Nivenia is a genus in the Iridaceae family with 11 species. It is a genus in a group referred to as South African woody irids. This fascinating and little studied group of plants that also includes the genus Witsenia with one species and Klattia with three species can grow to be true shrubs producing thickened woody stems that arise from woody caudices. The largest species and the one with the longest cultivation history, Nivenia corymbosa, can exceed nine feet in height with a woody base more than a foot and a half across! All have leaves in two ranks making stiff fans of foliage along flattened stems. They may not qualify as geophytes, but are certainly related as monocots with a caudex.

Seeds are said to germinate better when treated with smoke water. For more information, consult Martin Grantham's excellent article on how to grow woody irids.

Nivenia binata blooms in the spring with flowers that range from pale blue to dark blue and up to a little over 3/4 in. across. The branching pattern of the inflorescence brings the flowers nearly into a single plane. It is a heterostylous species. It grows in the Swartberg Mountains over a range of conditions. Photo by Andrew Harvie taken in habitat at Seweweekspoort.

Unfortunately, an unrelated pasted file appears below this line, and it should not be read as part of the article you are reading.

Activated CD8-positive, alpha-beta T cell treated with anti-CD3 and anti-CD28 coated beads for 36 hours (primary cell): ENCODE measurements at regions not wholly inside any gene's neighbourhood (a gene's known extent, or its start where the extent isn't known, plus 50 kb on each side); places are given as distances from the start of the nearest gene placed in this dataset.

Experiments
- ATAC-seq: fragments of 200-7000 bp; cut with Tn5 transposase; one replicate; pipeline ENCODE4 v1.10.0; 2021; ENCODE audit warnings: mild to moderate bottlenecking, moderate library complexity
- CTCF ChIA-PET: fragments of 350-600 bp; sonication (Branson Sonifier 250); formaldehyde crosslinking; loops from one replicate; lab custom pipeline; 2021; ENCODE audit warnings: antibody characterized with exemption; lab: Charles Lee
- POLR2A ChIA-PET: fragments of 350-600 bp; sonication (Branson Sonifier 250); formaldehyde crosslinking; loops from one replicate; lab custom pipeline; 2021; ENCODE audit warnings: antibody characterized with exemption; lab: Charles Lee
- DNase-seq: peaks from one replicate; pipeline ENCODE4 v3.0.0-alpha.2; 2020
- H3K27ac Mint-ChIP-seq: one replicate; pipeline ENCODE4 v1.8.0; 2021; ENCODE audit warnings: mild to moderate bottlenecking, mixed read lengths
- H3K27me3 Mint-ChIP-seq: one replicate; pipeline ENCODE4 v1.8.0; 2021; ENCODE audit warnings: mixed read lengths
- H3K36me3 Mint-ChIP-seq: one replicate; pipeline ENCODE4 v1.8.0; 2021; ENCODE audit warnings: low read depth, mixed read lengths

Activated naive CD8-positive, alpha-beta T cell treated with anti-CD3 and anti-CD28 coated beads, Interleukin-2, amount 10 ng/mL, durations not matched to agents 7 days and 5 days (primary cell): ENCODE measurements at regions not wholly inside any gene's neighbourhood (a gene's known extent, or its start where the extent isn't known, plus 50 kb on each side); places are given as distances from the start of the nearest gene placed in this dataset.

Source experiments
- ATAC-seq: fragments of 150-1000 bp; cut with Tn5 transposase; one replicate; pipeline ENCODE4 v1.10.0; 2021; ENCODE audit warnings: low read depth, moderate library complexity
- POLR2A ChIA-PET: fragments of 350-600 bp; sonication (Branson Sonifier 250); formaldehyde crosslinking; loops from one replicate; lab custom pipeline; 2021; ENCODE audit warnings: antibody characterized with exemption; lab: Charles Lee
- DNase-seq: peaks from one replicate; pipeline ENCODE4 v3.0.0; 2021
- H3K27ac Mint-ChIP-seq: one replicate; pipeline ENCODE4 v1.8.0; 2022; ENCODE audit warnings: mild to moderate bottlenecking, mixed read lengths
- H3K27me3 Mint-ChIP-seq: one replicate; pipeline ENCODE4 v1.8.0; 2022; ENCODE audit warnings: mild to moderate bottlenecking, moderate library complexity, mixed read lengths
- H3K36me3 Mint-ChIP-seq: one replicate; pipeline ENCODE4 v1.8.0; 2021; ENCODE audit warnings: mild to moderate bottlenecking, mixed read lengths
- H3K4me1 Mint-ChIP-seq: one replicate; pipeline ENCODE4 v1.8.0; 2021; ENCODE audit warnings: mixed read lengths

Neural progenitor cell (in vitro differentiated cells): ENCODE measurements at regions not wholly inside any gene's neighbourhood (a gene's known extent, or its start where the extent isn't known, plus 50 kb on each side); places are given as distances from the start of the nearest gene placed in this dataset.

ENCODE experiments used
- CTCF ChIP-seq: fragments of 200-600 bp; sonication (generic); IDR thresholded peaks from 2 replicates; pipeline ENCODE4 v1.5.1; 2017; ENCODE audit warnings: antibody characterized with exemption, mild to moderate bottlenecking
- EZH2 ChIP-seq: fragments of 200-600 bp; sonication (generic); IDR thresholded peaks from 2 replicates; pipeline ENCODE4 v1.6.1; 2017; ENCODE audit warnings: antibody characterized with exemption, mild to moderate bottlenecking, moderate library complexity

Nivenia binata, Seweweekspoort, Andrew Harvie

Nivenia stokoei has the largest flowers of the genus up to 1.5 in. across that vary from pale silvery blue to deep blue. The foliage is quite waxy glaucous. It grows in a limited coastal area in and around the Kogelberg Biosphere Reserve. When grown under artificial light the flowering time can be shifted. Photo #1 was taken by Martin Grantham in habitat in Kogelberg Biosphere Reserve. Photos 2-4 were taken by Nhu Nguyen and photo 5 was contributed by the UC Botanical Garden.

Nivenia stokoei, Martin GranthamNivenia stokoei, Nhu NguyenNivenia stokoei, Nhu NguyenNivenia stokoei, Nhu NguyenNivenia stokoei, UC Botanical Garden

Information furnished by Martin Grantham in his Introduction to Woody Irids when it was the topic of the week on the Pacific Bulb Society list in July of 2003.

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